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Isn’t Consensus An Abuse of Democracy?



Staying up all night just to watch your spent leaders invent a convenient but skewed process to democracy, is actually unsightly. It’s okay to understand that consensus is not alien to the system and democracy in general, but what’s worrisome is how they are wont to define it from dispensation to dispensation – showing disdain for its basic principle, which is grounded competition.

What’s “consensus” in an understanding that’s not shared by other contestants to an office? A few of these leaders – serpentine in their mindset – just sit back in their comfort zones, pick certain individuals loyal to them and tag his candidacy consensus. It is criminal, kinked and shameful.

I didn’t really feel the pain of some of those, who were openly robbed of their aspirations and compelled to stand down “at gunpoint” until one of the guys aspiring to the office of the national youth leader, Olusegun Dada, mounted the stage and announced stepping down in tears and shaky voice. The spectre was poignant!

I’m unable to explain how terrible I felt for the young man as he left the stage still crying. How do you explain that two promising young men aspired to an office and you conferred cheap advantage on one by merely listing his name on a felonious unity list, leaving him to ride roughshod on the other, because he has people in high places? You have just cast a doubt of eligibility on the chosen one with high moral burden.

I thought democracy encourages competition? And where you thought consensus was best for you, why not do it properly in a way that would not make the others feel cheated or played, otherwise, “it’s man knows man” adventure. What’s difficult in first holding court with everyone aspiring to a particular office and persuading them on why it would not be them? And if anyone of them insisted, then, open the contest. Rather, you’d call their bluff, because they do not matter and there’s no godfather to run to.

As I watched the young man leave the stage in tears and heartbroken, I started thinking in my mind the ideas that these leaders had consciously planted in his head about power, leadership and democracy. That boy will never believe in fair contest again, let alone democracy. He would now see why godfatherism is a cancerous feature in Nigeria’s democracy, convinced further that the crooked means is the way to go.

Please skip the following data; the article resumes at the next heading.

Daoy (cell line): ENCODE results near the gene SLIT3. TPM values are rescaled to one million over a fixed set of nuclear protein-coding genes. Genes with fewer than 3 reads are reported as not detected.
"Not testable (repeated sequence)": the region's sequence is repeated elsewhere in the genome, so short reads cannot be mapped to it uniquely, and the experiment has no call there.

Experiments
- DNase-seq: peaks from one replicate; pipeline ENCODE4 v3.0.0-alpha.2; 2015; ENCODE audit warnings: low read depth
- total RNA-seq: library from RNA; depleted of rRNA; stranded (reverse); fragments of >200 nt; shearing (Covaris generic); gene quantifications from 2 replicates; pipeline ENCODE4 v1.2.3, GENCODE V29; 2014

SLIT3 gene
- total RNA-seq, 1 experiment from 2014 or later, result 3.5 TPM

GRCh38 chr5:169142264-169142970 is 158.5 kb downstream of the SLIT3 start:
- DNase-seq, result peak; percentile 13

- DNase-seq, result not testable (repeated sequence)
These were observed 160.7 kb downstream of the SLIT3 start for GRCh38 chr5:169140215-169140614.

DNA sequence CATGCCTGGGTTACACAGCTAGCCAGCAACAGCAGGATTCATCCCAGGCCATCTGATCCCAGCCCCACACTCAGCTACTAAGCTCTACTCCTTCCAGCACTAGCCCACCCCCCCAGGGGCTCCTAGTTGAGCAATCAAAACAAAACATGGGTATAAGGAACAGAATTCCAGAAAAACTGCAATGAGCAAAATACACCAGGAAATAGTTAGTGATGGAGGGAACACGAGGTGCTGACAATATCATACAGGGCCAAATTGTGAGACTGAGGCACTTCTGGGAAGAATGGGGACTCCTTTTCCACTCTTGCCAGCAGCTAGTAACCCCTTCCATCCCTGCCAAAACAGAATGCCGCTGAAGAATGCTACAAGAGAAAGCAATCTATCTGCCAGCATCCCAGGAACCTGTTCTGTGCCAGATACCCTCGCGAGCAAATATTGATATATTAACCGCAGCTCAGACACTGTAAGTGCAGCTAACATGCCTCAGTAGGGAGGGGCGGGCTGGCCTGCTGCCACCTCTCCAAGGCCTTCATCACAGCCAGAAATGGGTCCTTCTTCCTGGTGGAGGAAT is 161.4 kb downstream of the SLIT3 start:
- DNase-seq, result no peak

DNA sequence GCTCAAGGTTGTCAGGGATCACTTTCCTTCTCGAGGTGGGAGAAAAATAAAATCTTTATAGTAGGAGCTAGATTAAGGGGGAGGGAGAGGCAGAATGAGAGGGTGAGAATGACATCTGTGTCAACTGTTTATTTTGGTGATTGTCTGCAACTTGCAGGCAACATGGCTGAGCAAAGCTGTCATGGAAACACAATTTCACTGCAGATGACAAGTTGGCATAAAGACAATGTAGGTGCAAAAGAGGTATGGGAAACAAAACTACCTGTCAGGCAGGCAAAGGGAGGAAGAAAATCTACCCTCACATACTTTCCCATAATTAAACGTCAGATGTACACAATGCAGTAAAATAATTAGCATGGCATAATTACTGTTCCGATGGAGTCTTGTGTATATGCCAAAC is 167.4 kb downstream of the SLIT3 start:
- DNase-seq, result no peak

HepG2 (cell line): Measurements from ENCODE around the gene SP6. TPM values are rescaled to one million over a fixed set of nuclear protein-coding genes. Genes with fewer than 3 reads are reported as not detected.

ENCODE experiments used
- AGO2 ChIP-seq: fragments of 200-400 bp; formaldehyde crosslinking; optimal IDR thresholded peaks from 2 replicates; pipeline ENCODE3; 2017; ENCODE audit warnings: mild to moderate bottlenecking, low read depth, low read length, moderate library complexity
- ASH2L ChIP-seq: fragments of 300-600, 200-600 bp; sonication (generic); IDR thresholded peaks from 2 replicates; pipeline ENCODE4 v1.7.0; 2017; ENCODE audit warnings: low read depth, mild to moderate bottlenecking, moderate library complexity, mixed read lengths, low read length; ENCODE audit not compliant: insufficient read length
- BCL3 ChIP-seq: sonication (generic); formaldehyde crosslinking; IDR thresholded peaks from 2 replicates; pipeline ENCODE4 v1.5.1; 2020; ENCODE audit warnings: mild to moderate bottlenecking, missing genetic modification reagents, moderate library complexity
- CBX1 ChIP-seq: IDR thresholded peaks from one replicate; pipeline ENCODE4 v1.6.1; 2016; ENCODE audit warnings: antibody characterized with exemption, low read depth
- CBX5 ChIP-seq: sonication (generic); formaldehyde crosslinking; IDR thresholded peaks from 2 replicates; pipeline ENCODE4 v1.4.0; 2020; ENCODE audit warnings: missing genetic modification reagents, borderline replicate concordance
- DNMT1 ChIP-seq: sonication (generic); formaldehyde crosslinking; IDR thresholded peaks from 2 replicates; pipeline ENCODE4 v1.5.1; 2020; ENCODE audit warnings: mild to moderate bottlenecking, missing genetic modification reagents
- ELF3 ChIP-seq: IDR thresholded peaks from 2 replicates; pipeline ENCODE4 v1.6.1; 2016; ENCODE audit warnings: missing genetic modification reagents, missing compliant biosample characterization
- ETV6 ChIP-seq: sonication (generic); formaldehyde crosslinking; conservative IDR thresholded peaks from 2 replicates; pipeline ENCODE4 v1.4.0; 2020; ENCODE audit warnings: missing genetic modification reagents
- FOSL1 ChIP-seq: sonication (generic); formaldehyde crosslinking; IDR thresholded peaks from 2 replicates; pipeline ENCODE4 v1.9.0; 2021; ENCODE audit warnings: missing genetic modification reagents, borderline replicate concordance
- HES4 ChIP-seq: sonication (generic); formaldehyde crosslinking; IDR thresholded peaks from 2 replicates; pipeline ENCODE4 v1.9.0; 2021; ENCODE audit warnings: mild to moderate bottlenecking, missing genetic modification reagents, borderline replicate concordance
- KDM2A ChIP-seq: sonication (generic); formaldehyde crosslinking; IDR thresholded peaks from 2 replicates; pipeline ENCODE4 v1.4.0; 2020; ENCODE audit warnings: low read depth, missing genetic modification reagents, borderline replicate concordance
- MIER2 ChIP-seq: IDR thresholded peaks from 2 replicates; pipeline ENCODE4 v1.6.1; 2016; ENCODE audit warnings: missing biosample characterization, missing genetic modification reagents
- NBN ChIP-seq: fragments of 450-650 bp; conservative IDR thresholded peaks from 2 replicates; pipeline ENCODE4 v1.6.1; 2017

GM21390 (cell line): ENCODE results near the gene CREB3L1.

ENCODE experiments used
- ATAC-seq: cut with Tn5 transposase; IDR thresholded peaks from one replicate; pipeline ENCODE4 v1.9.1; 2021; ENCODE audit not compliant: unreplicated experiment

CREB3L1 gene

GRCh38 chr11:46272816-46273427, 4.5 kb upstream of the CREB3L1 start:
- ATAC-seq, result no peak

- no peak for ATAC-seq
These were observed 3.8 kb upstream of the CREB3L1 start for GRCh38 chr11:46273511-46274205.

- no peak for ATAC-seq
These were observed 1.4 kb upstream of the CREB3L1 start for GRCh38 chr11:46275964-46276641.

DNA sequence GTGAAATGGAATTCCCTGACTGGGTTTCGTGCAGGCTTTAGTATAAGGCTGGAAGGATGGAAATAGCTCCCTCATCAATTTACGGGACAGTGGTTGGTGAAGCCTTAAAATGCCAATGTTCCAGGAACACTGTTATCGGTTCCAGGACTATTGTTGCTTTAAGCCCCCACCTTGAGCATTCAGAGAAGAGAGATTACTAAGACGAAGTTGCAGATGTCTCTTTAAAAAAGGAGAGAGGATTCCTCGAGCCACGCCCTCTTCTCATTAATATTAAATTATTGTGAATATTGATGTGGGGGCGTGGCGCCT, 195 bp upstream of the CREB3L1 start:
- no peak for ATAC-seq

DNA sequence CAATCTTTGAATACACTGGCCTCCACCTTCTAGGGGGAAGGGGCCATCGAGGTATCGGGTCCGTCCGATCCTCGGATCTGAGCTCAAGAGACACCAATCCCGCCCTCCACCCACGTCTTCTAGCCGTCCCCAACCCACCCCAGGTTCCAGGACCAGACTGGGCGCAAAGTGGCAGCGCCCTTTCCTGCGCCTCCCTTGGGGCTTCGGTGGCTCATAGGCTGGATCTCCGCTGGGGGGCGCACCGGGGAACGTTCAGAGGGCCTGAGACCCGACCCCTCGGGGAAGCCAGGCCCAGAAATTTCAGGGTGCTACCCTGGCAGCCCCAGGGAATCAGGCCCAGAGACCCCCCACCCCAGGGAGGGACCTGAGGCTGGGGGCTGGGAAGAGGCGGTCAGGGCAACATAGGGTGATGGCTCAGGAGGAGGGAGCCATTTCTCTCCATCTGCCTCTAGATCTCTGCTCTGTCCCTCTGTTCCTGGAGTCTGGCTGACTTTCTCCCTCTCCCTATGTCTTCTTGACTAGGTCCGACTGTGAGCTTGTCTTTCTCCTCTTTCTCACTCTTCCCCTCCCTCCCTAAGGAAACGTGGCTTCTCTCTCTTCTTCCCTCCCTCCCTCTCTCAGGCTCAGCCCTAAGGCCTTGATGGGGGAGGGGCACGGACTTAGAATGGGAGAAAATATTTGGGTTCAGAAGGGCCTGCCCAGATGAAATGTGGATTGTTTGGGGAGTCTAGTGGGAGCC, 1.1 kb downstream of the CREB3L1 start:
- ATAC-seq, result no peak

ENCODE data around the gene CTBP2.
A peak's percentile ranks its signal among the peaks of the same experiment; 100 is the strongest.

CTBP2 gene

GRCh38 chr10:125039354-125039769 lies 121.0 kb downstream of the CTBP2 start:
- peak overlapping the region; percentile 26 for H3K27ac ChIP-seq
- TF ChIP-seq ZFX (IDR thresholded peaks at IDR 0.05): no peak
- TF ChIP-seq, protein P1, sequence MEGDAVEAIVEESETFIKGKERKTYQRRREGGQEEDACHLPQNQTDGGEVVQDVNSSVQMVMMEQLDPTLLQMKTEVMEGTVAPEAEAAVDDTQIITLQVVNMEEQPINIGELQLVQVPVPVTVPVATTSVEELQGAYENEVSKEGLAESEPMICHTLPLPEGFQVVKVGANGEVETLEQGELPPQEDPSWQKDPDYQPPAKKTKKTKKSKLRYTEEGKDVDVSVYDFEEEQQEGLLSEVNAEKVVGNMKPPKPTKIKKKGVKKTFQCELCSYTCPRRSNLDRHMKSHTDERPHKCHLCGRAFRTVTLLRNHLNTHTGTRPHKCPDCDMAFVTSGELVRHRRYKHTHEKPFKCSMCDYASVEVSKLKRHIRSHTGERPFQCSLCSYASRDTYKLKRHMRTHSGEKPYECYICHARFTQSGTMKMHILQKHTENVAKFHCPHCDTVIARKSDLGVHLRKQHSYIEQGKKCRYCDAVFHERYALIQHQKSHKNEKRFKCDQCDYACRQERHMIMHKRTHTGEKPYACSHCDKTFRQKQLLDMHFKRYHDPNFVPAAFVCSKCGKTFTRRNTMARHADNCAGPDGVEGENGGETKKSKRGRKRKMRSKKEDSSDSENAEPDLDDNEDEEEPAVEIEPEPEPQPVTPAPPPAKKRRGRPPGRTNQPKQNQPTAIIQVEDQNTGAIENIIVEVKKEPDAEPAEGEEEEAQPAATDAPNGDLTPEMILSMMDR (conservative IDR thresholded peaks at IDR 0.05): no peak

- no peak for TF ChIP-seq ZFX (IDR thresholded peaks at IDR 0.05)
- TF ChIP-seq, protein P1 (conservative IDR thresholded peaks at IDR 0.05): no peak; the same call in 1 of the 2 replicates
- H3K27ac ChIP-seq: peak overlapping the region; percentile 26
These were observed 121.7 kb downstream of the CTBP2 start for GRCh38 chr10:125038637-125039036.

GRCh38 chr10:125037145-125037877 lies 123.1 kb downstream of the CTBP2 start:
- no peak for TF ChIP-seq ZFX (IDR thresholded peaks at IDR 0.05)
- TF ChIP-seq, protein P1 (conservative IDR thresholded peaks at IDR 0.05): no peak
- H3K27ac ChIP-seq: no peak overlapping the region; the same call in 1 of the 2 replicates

Pause for a moment and look at it this way: Two equals were vying for an office and you picked one without consulting with the other and yet, you called it consensus. How? Let’s even admit that only a few of these leaders are honourable, why rub such limitation in the face of the world? That young man didn’t ask for too much. He just wanted an election and would be glad to fairly lose, instead.

A ruling party that could not hold a decent national convention? It only took some threats of deadlines by virtue of INEC’s schedule of activities, before the party grudgingly saw a need for national convention. What happened at the Eagle Square on March 26, wasn’t consensus but a brazen display of impunity by a corrupt few, however, with the official stamp of the presidency. Period!

If they thought it was democracy and their decision was not to stop anyone from vying for an office, why introduce consensus at all? This is too untidy, chaotic, crude, tawdry and appalling. You “forced” people aspiring to major offices to step down under the guise of consensus without any prior understanding and then encouraged elections into yeye offices, mostly non-NWC positions. It’s sheer fraud!

Whatever you say and however you choose to say it, after nearly eight years in office, the truth is that the APC still needs to take some rudimentary lessons in party management from the PDP, even though the opposition party has its challenges, too, una no be mate, abeg! Whether it’s an election, consensus or any other approach, the PDP always have it properly under wraps.

Olawale Olaleye

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